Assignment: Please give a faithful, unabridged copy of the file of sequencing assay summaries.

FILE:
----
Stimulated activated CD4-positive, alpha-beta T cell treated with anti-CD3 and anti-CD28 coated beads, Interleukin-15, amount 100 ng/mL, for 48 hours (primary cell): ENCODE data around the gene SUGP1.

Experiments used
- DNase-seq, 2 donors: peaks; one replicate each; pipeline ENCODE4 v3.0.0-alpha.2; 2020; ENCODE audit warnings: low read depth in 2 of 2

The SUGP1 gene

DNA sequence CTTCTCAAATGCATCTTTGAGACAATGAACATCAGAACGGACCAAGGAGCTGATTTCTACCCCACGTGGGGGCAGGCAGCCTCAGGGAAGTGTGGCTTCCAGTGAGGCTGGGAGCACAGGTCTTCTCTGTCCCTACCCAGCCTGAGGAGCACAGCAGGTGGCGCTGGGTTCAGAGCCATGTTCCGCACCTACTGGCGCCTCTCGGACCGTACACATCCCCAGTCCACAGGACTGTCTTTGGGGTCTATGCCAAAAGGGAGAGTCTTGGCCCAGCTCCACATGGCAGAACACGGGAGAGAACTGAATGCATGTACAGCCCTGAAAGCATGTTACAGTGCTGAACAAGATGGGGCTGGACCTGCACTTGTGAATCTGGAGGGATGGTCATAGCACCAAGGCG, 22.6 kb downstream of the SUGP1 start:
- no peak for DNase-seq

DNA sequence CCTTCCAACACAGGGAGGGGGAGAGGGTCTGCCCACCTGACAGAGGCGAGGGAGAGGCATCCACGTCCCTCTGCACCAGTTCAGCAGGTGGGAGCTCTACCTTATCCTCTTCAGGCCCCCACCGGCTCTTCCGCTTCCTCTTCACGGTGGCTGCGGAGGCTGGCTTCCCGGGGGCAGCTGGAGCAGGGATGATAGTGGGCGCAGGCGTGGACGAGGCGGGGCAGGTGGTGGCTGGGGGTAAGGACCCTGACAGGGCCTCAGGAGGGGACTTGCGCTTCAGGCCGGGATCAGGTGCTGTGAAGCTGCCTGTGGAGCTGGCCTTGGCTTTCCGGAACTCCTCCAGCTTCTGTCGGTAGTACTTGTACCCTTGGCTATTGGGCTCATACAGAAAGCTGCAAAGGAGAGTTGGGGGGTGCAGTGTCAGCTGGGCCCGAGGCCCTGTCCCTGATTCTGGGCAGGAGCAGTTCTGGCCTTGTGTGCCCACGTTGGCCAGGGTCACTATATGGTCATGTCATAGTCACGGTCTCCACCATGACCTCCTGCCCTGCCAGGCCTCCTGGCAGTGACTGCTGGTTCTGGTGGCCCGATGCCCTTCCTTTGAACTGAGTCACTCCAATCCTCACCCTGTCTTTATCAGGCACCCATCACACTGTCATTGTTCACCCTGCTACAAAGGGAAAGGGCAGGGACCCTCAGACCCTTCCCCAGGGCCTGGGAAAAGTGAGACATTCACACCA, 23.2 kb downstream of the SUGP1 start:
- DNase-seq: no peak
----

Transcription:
Stimulated activated CD4-positive, alpha-beta T cell treated with anti-CD3 and anti-CD28 coated beads, Interleukin-15, amount 100 ng/mL, for 48 hours (primary cell): ENCODE data around the gene SUGP1.

Experiments used
- DNase-seq, 2 donors: peaks; one replicate each; pipeline ENCODE4 v3.0.0-alpha.2; 2020; ENCODE audit warnings: low read depth in 2 of 2

The SUGP1 gene

DNA sequence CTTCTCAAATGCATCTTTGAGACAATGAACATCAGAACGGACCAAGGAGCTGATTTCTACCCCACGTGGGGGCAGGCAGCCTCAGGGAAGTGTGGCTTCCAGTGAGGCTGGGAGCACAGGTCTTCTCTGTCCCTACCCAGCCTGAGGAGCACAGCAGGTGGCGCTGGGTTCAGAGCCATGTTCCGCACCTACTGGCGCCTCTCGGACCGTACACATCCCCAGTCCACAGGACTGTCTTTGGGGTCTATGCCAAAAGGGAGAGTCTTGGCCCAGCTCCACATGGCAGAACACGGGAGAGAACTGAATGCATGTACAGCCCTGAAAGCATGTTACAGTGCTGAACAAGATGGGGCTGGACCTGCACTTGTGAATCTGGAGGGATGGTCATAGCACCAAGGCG, 22.6 kb downstream of the SUGP1 start:
- no peak for DNase-seq

DNA sequence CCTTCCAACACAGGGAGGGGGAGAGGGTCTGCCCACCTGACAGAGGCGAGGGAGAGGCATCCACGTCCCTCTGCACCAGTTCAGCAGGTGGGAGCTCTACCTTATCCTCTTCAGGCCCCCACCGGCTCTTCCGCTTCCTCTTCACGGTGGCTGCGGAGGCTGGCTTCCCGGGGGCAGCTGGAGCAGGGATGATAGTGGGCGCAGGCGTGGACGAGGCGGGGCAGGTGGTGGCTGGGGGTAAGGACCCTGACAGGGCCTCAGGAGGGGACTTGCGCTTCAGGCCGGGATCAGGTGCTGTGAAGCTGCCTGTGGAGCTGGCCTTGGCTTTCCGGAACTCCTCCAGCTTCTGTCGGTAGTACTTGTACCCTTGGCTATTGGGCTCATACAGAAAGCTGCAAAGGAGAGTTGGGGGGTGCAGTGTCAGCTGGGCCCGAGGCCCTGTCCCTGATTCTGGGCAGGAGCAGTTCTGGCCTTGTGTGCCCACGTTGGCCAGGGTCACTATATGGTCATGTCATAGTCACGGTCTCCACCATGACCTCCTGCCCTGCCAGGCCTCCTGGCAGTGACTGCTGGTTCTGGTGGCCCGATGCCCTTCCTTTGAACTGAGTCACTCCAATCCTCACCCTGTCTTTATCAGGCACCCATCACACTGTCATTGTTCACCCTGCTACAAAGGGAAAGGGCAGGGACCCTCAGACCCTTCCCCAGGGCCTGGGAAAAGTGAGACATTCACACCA, 23.2 kb downstream of the SUGP1 start:
- DNase-seq: no peak